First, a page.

SCARF: a brain based model for collaborating with and influencing others
What is it?
World leader in the field of neuroleadership, David Rock, explains his model and its many applications in the workplace. The work is based on the core principle that our brains create a Reward or Threat State when we engage with others.
SCARF’s application in leadership development is significant. I use it in leadership development with supervisors at every level. Its application never fails to stimulate awareness in the mind of the learner, which they can apply immediately back in the workplace.
Bill George, Peter Sims, Andrew N. McLean & Diana Mayer
Bill George is the creator of the world leading True North concept, which is applied throughout Leadership development. In this article, the elements of True North are discussed, intersecting emotional intelligence and authentic leadership.
Read from the creator of the True North concept himself. This is a 'must' inclusion in leadership development, as it provides a facilitated review of one’s life journey, challenging the learner to come to terms with the events which have shaped them and their leadership style. Its application elicits strong emotional responses in learners and must be applied carefully.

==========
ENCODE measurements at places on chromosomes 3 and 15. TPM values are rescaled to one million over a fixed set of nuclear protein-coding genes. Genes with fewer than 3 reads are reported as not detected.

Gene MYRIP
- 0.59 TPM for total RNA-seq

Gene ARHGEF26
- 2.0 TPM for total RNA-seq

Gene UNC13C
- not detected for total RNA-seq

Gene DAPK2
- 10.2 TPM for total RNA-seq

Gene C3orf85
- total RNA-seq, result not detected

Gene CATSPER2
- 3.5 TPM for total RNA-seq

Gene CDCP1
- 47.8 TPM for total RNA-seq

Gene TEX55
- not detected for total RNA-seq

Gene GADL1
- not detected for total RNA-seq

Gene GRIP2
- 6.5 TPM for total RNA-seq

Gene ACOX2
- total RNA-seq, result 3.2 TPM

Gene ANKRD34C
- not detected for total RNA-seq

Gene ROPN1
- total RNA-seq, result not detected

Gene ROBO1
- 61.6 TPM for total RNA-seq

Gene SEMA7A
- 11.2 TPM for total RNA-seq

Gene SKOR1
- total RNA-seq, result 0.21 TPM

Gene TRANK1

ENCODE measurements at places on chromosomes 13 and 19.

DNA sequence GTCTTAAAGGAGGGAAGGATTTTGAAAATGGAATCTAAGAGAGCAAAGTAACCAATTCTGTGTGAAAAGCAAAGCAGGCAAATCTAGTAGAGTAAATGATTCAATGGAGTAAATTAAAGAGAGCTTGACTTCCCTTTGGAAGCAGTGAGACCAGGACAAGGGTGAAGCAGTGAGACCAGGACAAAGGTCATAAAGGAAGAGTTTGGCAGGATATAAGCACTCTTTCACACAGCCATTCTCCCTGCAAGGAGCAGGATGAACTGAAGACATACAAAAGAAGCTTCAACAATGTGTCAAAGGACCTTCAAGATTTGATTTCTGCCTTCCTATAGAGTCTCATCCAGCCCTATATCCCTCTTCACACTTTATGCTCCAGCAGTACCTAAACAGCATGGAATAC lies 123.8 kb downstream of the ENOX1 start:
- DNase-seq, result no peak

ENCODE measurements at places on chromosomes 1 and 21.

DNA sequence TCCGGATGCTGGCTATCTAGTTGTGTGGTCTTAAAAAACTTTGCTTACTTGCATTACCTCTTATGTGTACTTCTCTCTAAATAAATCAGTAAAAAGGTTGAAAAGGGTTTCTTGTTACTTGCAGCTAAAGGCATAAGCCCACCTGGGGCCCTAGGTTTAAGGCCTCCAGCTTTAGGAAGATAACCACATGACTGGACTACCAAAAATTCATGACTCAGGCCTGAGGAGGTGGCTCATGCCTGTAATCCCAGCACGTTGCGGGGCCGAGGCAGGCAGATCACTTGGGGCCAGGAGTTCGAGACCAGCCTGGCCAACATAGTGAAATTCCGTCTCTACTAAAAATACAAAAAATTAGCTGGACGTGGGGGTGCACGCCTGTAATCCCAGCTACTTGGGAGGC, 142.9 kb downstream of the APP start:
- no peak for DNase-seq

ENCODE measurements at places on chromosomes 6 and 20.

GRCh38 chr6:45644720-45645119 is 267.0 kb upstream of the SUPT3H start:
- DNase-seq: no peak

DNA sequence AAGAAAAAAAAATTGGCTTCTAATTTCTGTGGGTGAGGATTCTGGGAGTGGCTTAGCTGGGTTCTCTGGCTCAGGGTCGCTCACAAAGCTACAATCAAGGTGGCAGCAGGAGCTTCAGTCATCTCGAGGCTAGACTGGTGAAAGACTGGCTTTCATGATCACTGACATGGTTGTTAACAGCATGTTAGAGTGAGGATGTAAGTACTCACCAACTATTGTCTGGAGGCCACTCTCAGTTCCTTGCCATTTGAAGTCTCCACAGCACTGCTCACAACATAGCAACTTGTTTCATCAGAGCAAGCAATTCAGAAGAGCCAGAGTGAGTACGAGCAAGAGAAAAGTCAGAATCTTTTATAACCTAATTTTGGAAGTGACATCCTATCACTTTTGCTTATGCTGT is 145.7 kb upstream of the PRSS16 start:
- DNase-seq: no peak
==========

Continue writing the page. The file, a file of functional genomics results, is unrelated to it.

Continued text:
The definitive article that introduced Neuroleadership to a wider audience. It stitched together previously disparate strands of emotions, brain function, leadership impact, change and effective collaboration.
This is not bedtime reading. It is written for an academic audience but remains accessible. Ringleb and Rock lay out the case for why and how the brain impacts on leadership across a range of domains. You need this article as a foundation stone in your understanding of neuroleadership
Motivation revamped: A summary of Daniel H. Pink’s new theory of what motivates us
What is it?
A snappy summary of the best-selling work by Daniel Pink “Drive”, originally published in 2009. The article does a great job of condensing a 200+ page book into a 5 minute read. It explores the theory of extrinsic and intrinsic motivation and why rewards are so often not effective. The article and the book also provides positive guidance on what works and how to apply.
Read the article to see if the book is of interest. ‘Drive’ might just change the way you think about rewards and motivation. Based on their referencing of this work, maybe get in contact with Checkside in Perth if you need help in this area.
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